Champagne & Pinot Noir
CHAMPAGNE must come from its eponymous region in the north east of France, which is centered around three main towns: Reims, Épernay, and Aÿ. But you knew that already. What you may be surprised to learn is that ethereal, sparkling Champagne as we know it today is a relatively modern invention. In the 17th and 18th centuries, secondary fermentation — which occurs in the bottle and creates theI'm drink's famous bubbles — wasn’t an intentional winemaking technique, and was considered a nuisance. It was Madame Veuve Clicquot (yes, that Vueve Clicquot) who, in the 19th century, developed techniques to control secondary fermentation and perfect the art of making Champagne.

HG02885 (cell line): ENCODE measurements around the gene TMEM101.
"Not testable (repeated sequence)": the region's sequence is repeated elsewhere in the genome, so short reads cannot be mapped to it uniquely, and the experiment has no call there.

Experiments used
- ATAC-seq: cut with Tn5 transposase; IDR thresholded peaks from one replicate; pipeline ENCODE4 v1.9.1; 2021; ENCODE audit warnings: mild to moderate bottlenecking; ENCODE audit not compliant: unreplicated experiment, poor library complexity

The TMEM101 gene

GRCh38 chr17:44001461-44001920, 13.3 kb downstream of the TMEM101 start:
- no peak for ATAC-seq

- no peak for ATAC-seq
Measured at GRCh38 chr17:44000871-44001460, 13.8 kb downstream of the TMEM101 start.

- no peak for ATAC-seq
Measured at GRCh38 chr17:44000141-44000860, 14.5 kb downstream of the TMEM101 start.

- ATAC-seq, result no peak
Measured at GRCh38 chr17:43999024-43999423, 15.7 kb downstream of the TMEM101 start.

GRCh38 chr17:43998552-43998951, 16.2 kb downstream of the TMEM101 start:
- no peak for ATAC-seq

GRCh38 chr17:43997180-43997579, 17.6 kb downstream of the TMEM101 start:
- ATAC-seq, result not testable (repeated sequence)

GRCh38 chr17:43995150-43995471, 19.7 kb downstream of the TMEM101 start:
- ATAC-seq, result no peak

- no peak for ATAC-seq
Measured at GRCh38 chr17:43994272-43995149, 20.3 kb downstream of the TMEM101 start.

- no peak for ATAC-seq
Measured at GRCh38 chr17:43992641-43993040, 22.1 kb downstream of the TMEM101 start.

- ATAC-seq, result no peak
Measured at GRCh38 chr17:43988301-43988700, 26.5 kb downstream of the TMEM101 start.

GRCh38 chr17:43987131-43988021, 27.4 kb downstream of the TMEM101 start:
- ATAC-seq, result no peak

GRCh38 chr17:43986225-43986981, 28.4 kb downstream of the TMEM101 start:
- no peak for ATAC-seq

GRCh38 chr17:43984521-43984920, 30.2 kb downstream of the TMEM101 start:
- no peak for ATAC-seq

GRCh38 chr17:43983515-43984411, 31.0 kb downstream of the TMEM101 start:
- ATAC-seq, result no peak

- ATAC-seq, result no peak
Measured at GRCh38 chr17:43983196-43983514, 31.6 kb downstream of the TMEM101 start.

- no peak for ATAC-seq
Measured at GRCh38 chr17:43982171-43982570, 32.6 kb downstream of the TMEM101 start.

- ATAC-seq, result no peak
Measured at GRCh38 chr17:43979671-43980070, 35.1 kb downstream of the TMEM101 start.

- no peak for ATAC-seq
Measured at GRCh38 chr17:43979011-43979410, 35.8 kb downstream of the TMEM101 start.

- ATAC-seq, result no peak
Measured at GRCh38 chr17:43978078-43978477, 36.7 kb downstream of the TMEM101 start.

PINOT NOIR has tannin! Pinot Noir is often noted for its natural ability to be lighter than other red wines and have low tannin. However, a recent tasting of Grand Cru Burgundy showed that Pinot Noir can have a hell of a lot more tannin. ... The tannin adds a longer runway of life for the wines to age.